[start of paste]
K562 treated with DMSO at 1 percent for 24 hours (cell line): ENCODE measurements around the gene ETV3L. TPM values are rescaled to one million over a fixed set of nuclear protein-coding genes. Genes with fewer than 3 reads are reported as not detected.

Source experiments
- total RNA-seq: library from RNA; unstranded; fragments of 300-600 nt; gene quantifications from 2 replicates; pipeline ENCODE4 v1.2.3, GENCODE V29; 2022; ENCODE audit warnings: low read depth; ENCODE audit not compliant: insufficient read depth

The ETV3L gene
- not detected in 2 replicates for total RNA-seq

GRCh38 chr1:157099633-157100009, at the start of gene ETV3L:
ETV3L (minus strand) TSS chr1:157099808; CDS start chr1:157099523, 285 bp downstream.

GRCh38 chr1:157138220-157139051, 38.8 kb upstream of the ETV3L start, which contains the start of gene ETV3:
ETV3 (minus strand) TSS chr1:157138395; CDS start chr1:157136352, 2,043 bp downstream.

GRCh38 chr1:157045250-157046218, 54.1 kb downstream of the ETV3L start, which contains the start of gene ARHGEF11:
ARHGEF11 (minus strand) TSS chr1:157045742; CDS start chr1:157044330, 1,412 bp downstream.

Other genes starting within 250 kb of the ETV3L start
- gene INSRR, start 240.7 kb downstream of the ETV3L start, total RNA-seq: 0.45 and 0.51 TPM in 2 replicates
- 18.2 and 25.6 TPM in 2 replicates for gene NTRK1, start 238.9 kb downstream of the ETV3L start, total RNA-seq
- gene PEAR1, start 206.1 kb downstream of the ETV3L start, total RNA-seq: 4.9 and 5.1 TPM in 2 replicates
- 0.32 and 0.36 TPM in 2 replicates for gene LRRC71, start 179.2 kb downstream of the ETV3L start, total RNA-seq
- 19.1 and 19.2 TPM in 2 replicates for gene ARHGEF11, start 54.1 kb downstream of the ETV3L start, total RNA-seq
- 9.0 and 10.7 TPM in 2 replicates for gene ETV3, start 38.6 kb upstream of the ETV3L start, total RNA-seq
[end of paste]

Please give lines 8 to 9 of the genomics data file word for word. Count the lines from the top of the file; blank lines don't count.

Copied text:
GRCh38 chr1:157138220-157139051, 38.8 kb upstream of the ETV3L start, which contains the start of gene ETV3:
ETV3 (minus strand) TSS chr1:157138395; CDS start chr1:157136352, 2,043 bp downstream.